by Eldad Beck , Daniel Siryoti , Ariel Kahana and AP
Commenting on the pressure already mounted on Israel by the international community to refrain from applying sovereignty in Judea and Samaria, Israeli Ambassador to the UN Danny Danon says that just as Israel "has been able to handle the international community's pressure in the past and we will know how to do so in the future."
Israeli Ambassador to the UN Danny Danon said over the weekend that "the Israeli government's decision about applying sovereignty [to parts of Judea and Samaria] will be coordinated with the US."
Commenting on the pressure already mounted on Israel by the international community to refrain from the move, Danon noted that just as Israel "has been able to handle the international community's pressure in the past and we will know how to do so in the future."
Prime Minister Benjamin Netanyahu said his new government, slated to be sworn in on Sunday evening will move to apply Israeli law to the large settlement blocs in Judea and Samaria and the Jordan Valley as early as July 1.
Many in the international community view Israel's settlement enterprise as being in violation of international law, and have warned that annexation could spell the end of the long-stalled peace process by making it virtually impossible to establish a viable Palestinian state.
US President Donald Trump's Middle East peace plan, introduced in January, gave a green light to annexation, US officials have reputedly stressed that pursuing the move was, ultimately, solely an Israeli decision.
On Friday, Jordan's King Abdullah warned Israel of a "massive conflict" if it proceeds with its annexation plans.
"Leaders who advocate a one-state solution do not understand what that would mean," King Abdullah told German magazine Der Spiegel.
"What would happen if the Palestinian National Authority collapsed? There would be more chaos and extremism in the region. If Israel really annexed the West Bank in July, it would lead to a massive conflict with the Hashemite Kingdom of Jordan," he said.
Jordan is a close Western ally and one of only two Arab states to have signed a peace treaty with Israel. Abdullah declined to say whether annexation would threaten that agreement.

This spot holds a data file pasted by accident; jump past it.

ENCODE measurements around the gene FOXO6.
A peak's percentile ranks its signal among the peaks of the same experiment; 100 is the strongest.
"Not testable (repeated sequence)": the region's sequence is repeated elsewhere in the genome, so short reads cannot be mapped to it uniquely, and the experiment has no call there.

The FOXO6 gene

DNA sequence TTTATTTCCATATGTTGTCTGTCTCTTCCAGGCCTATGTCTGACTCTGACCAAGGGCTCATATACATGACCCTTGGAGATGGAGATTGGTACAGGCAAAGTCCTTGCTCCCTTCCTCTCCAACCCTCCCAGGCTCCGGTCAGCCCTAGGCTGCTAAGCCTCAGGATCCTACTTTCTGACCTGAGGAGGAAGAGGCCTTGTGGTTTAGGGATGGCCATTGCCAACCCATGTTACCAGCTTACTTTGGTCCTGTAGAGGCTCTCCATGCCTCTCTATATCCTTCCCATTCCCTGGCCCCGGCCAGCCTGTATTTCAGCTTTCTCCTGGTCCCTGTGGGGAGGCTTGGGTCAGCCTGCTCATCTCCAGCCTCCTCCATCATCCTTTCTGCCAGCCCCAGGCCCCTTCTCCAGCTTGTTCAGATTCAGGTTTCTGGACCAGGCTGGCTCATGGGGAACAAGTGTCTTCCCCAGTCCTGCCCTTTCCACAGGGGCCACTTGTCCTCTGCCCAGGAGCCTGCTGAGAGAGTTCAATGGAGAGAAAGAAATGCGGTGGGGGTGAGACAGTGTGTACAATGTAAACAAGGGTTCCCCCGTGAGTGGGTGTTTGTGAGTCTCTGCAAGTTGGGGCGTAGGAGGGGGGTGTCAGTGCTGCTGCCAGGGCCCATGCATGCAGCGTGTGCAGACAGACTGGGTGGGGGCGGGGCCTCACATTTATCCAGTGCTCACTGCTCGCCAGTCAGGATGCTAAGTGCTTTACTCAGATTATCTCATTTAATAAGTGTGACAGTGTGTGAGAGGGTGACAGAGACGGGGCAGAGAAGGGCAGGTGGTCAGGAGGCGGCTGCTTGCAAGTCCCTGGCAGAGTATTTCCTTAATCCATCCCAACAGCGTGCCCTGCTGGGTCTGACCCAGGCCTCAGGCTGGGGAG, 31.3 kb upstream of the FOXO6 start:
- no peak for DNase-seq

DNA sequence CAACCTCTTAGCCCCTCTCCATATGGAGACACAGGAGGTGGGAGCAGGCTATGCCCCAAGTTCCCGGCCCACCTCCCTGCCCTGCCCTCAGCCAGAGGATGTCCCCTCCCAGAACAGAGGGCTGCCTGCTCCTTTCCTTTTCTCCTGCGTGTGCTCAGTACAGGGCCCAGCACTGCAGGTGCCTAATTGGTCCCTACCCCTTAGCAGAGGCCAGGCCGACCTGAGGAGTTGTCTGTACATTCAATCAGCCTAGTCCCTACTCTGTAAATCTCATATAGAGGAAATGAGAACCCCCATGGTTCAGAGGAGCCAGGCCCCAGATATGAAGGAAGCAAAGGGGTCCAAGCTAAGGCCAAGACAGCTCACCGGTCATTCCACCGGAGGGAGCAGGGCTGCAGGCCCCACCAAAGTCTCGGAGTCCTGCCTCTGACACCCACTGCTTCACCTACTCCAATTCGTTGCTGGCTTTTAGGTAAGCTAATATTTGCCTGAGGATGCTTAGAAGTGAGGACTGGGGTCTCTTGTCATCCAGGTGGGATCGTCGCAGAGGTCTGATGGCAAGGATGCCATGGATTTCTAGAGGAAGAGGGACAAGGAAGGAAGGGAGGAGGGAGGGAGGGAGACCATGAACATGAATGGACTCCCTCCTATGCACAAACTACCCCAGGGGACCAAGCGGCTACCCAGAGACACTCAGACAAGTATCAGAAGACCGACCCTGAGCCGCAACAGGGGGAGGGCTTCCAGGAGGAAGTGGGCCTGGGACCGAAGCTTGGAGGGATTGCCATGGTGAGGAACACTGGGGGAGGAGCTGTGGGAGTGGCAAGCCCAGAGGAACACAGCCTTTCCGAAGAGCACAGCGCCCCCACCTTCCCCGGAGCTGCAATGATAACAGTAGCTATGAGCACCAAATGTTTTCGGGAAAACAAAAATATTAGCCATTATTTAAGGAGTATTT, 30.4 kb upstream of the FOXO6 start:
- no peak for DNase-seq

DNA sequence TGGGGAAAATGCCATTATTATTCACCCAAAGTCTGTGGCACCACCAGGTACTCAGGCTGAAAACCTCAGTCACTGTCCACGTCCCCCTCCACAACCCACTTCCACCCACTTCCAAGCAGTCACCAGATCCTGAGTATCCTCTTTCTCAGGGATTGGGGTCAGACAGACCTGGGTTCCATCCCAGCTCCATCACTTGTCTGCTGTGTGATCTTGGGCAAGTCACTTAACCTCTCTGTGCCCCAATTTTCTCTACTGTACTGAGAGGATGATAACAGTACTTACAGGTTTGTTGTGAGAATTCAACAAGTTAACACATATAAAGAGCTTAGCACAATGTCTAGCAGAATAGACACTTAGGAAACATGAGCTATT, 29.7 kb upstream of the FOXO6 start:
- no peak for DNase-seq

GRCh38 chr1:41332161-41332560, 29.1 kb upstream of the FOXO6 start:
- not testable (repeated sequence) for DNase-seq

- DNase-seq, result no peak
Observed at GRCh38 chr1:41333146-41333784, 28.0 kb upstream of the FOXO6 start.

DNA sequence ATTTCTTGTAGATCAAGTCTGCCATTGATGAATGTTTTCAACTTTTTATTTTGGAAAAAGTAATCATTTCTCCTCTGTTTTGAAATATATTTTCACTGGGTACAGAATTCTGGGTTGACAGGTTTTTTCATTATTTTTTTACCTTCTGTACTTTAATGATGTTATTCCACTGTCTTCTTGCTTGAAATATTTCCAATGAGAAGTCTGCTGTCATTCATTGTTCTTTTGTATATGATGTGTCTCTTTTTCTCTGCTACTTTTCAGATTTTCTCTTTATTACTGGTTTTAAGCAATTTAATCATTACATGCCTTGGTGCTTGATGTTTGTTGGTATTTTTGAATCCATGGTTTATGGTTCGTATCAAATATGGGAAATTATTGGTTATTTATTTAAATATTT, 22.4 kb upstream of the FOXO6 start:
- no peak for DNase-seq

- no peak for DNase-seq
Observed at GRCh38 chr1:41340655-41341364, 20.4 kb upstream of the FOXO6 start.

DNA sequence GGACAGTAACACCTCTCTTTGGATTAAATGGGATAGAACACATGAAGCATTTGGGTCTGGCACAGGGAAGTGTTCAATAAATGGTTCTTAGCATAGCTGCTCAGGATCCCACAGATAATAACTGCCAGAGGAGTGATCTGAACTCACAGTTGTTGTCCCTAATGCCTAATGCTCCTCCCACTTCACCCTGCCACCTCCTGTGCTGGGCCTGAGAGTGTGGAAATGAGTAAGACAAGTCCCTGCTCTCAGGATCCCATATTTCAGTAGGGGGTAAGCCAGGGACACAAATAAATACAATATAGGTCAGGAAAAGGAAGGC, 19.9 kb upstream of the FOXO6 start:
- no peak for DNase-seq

"I don't want to make threats and create an atmosphere of loggerheads, but we are considering all options. We agree with many countries in Europe and the international community that the law of strength should not apply in the Middle East," the monarch said.
Meanwhile, European Union foreign ministers agreed on Friday to step up diplomatic efforts to try to head off such a move.
At a video-conference, EU foreign ministers reaffirmed their support for a two-state solution and opposition to any annexation. The ministers, whose countries are deeply divided in their approach to Israel, agreed to ramp up diplomatic efforts in the coming days with Israel, the Palestinians, the United States, and Arab countries.
"We reaffirm our position in support of a negotiated, two-state solution. For this to be possible, unilateral action from either side should be avoided and, for sure, international law should be upheld," EU foreign policy chief Josep Borrell said after chairing the meeting.
"We must work to discourage any possible initiative toward annexation," Borrell told reporters in Brussels. "International law has to be upheld. Here, and there, and everywhere."
He made no mention of the use of sanctions, saying only that the EU will use "all our diplomatic capacities in order to prevent any kind of unilateral action."
The EU has long been committed to a two-state solution based on the 1967 lines, with the possibility of mutually agreed land-swaps.
"In our opinion, annexation is not compatible with international law," German Foreign Minister Heiko Maas said Friday. "From our point of view, changes to borders must, if at all, be the result of negotiations and happen in an agreement between both sides."
Jordan has been lobbying the EU to take "practical steps" to make sure annexation doesn't happen.
In a statement, Jordan's Foreign Minister Ayman al-Safadi stressed "the need for the international community and the European Union in particular to take practical steps that reflect the rejection of any Israeli decision to annex."
Also over the weekend, a senior US State Department official said that Israel's future plans to annex parts of the West Bank should be part of discussions between Israel and the Palestinians on the Trump administration's peace plan.
During a phone briefing with Israeli reporters, US State Department chief spokesperson Morgan Ortagus said, Pompeo "said that annexation is up to Israel. … We think these discussions should be a part of the peace process, part of President Trump's Vision for Peace. So it should be part of discussions between the Israelis and the Palestinians. I don't really have much more to say on it than that."
Asked whether Israel still has a "green light" for unilateral annexation, especially since the Palestinians are proving "unwilling to consider the Trump peace plan," Ortagus said that the US has put out a "comprehensive peace plan … We're going to continue to push for this vision for peace that the president has. We have certainly by no means given up hope. In fact it will continue to be a major part of our foreign policy to press for the Palestinians to come to the table as a part of this peace plan, as a part of this process.
"There is a mapping committee that is led by Ambassador Friedman. And so I don't have anything new to announce today other than just to reiterate the fact that all of these discussions relating to mapping and annexation we firmly believe should be a part of discussions between the Israelis and Palestinians working toward President Trump's vision for peace."
Eldad Beck , Daniel Siryoti , Ariel Kahana and AP
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